Prix de Rome Architecture
The new edition for the Prix de Rome Architecture 2022 has started. Architects, landscape architects and urban planners could compete and respond to the theme and assignment (deadline: March 4, 2022). The theme of this edition is Healing Sites.
The international jury of the Prix de Rome has selected four (from 53 anonymous) entries for the shortlist of Prix de Rome Architecture: Arna Mačkić, Dividual (Andrea Bit and Maciej Wieczorkowski), Lesia Topolnyk, and Studio KIWI (Kim Kool and Willemijn van Manen).
For the final round the four candidates are asked to further develop their positioning and propose spatial interventions for their selected Healing Sites. Based on the new proposals, the jury will announce the winner at the start of December 2022. The winning candidate will receive 40,000 euros and a residency abroad. Their designs will be exhibited at Het Nieuwe Instituut in Rotterdam from November.
This year’s Prix de Rome Architecture is organized by the Mondriaan Fund in collaboration with the Creative Industries Fund and on behalf of the Ministry of Education, Culture and Science. The presentation is organized in collaboration with Het Nieuwe Instituut.
Prix de Rome Visual Arts
For Prix de Rome 2021 the Mondriaan Fund collaborated with the Stedelijk Museum Amsterdam. An international jury has selected 4 artists for the shortlist of the Prix de Rome Visual Arts 2021. The nominees are: Mercedes Azpilicueta, Alexis Blake, Silvia Martes and Coralie Vogelaar. The winner of the prize was announced on 30 November: Alexis Blake!
Winner Prix de Rome Visual Arts 2021: Alexis Blake!
Artist Alexis Blake received the Prix de Rome Visual Arts 2021 from the Dutch outgoing Minister of Education, Culture and Science, Ingrid van Engelshoven. Blake received this award for her new performance Rock to jolt [ ] stagger to ash. The award comes with a 40,000 Euros cash prize and the possibility to participate in a residency programme.
Alexis Blake emphasizes the emancipatory power of voicing deep emotions in an uncensored and uncontrolled way. She explores the outlawing by the ancient Greeks on woman’s lamentation: cathartic wailing and high-pitched exclamations to mourn and process emotional events. Historically, sounds in the higher voice register are often negated by Western patriarchal systems: they are said to bring confusion or sow terror, such as the shriek of the fury or song of the siren. Blake implements the structures of lamenting to rock and jolt the historical museum building to its core and confronts the systems that restrain voices in order to silence them. Ultimately, she offers space for a contemporary lament in which the body can express itself freely and be heard.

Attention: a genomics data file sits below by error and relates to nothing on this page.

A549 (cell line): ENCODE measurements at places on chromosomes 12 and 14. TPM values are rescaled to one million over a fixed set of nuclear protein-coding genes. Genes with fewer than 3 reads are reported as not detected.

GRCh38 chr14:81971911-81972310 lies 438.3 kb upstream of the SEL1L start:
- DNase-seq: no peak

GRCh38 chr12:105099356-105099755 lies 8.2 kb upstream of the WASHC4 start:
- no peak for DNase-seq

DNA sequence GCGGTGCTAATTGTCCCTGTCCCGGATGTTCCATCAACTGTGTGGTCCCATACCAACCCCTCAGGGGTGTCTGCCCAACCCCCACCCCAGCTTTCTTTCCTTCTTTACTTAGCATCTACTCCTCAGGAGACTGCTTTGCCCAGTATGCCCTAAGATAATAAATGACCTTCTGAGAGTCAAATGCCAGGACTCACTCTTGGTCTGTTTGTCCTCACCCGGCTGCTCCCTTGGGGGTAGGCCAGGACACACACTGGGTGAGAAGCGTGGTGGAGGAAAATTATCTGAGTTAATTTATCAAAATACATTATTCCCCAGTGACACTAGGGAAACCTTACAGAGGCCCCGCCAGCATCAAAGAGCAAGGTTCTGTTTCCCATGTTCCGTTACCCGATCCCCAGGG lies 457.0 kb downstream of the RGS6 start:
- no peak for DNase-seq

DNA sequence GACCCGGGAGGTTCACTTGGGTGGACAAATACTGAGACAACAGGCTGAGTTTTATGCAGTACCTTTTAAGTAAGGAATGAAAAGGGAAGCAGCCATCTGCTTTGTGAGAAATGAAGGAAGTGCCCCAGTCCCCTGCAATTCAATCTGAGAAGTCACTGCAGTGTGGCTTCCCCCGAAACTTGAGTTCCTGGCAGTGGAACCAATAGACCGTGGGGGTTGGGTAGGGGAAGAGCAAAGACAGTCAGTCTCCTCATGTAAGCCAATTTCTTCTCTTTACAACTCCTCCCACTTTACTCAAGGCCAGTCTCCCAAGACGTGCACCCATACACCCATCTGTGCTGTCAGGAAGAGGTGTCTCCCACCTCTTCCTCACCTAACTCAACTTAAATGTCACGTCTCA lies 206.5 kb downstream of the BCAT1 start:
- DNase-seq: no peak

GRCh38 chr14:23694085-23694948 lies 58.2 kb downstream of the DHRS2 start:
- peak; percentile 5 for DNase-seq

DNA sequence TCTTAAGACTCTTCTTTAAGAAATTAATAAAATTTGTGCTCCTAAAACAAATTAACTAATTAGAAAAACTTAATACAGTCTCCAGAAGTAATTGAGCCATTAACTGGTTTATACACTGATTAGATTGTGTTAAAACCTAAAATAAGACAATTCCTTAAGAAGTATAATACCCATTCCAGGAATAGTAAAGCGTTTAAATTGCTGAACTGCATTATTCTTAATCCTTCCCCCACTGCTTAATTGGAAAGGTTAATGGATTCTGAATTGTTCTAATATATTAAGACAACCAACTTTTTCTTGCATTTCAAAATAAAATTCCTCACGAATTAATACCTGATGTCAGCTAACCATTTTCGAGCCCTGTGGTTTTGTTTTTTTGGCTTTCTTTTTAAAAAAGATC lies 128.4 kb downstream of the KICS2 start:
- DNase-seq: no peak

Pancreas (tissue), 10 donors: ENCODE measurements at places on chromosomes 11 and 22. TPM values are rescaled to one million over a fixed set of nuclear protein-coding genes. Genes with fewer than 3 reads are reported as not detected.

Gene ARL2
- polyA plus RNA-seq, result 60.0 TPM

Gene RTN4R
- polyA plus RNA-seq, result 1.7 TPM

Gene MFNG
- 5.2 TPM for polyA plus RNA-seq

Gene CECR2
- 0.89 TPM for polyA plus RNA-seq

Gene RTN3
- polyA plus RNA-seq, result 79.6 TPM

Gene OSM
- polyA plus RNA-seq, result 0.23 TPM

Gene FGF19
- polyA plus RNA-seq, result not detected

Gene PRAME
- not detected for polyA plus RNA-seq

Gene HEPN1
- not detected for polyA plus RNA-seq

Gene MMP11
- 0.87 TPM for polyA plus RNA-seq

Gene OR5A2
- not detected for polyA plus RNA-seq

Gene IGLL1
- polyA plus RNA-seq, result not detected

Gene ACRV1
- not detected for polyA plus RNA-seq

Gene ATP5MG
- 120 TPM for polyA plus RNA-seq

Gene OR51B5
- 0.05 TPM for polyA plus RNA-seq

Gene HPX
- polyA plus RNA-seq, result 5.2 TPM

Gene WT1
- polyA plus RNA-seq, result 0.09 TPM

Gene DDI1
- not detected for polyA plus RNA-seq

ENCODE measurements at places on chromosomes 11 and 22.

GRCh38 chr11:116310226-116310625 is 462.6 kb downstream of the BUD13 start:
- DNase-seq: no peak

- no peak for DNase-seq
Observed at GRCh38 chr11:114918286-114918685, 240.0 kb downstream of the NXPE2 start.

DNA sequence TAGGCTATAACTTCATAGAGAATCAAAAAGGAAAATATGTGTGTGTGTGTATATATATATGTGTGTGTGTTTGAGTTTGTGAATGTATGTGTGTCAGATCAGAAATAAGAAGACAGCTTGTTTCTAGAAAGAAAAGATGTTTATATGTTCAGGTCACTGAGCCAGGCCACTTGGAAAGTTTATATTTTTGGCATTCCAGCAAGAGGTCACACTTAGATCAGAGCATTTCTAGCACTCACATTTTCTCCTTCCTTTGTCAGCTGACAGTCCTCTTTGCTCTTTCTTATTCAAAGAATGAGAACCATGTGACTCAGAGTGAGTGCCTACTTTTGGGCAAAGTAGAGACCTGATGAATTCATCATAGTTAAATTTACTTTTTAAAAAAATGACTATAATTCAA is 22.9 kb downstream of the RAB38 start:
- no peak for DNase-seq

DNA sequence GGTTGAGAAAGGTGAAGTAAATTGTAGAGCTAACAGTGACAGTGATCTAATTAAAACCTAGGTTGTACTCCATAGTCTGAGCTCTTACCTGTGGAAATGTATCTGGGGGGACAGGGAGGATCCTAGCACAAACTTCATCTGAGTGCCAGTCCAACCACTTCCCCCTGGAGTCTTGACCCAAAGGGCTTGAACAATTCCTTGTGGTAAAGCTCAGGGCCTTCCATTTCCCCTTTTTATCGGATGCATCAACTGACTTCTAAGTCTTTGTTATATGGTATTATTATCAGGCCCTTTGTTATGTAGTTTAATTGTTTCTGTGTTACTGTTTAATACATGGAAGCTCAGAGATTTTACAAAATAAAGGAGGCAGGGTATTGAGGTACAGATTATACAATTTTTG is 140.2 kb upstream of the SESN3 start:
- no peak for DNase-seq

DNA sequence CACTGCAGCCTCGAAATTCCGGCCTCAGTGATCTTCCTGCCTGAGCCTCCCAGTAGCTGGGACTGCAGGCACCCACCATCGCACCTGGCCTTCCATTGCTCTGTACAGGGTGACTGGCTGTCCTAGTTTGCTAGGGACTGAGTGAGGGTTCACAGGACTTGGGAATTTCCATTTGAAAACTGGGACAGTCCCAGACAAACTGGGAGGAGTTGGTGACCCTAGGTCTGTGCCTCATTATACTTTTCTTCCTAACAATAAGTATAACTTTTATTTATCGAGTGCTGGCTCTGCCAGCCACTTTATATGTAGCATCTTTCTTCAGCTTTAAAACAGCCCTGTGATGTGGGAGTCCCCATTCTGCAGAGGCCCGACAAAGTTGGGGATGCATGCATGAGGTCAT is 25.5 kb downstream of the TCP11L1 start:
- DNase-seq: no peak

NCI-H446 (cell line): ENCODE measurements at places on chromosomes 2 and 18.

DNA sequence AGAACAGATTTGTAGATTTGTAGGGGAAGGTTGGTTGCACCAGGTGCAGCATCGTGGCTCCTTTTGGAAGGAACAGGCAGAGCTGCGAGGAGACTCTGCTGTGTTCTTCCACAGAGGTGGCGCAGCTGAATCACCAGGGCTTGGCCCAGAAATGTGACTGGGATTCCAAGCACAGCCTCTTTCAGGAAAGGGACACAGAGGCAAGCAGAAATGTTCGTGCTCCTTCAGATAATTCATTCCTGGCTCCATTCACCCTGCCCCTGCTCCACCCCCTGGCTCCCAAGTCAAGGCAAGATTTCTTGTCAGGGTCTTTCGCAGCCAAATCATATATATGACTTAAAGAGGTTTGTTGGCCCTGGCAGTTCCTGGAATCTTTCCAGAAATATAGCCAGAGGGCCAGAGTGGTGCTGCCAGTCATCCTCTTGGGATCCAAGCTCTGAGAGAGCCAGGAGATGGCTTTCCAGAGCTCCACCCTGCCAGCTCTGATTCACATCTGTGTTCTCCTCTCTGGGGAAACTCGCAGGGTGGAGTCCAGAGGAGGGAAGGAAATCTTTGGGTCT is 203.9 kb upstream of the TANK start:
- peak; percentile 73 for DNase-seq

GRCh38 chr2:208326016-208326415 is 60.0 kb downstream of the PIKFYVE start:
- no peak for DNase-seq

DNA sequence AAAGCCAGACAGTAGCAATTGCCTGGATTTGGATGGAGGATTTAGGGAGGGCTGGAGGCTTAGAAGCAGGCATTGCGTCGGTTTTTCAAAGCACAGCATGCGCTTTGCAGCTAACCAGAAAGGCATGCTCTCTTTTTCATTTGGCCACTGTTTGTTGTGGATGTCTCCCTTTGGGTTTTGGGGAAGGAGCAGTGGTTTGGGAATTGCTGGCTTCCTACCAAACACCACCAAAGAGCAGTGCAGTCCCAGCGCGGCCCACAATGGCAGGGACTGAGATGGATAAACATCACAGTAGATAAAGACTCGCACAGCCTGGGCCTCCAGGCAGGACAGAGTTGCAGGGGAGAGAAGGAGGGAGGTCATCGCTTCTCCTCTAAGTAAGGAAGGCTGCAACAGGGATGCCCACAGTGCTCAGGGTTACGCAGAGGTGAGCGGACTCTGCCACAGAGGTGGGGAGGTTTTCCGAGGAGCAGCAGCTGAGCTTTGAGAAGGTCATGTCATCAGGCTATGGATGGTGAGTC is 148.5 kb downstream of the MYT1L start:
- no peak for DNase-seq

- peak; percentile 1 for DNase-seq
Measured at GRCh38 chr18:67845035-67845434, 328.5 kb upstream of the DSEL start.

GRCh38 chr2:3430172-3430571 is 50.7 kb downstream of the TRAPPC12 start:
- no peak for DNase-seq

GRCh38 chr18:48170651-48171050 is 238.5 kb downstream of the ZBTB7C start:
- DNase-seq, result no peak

The nominated artists Mercedes Azpilicueta, Alexis Blake, Silvia Martes and Coralie Vogelaar have developed new work especially for the Prix de Rome. The work was exhibited at the Stedelijk Museum Amsterdam untill 24 April 2022. At the Stedelijk Museum, Britte Sloothaak was responsible for the set-up of the exhibition.
The jury made its selection from a list of 217 artists who applied for the award. The four selected artists have a strong practice and are working towards an established oeuvre, reinforcing their own signature style and idiosyncratic approach. At the same time, they allow new developments and intuitive processes in their work. The Prix de Rome 2021 jury consists of: Ann Demeester (Director, Frans Hals Museum, Haarlem, extraordinary Professor Art and Culture at Radboud University, Nijmegen), Amira Gad (Head of Programs, LAS Light Art Space, Berlin), Antonio Jose Guzman (visual artist, researcher, lecturer), Samuel Leuenberger (Director, SALTS, Basel) and Viviane Sassen (photographer, winner of the 2007 Prix de Rome in Visual Arts). Chair is Eelco van der Lingen (Director Mondriaan Fund). Based on the new work presented, the jury has announced the final winner.
The 2021 Prix de Rome is accompanied by a publication, published by Jap Sam Books, in cooperation with Mondriaan Fund. The artists are introduced by the authors Dagmar Dirkx and Esmee Postma. An introductory essay is written by Rein Wolfs (director Stedelijk Museum Amsterdam) (NL/EN, ISBN 978-94-92852-45-8, 144 pages, €15,00).
About Prix de Rome
The Prix de Rome is the oldest award in the Netherlands for artists under the age of 40 and architects under the age of 35. The award dates back to 1808 when Louis Napoleon introduced the Prix de Rome in the Netherlands to promote the arts. Although the award adopted various guises over the years, the aim has always been to trace talented artists and promote their further development and visibility. Since January 2012, the organisation and funding of the award is handled by the Mondriaan Fund. The Fund does so with due respect for the Prix de Rome’s long history and with the express wish to guarantee its status as an independent award.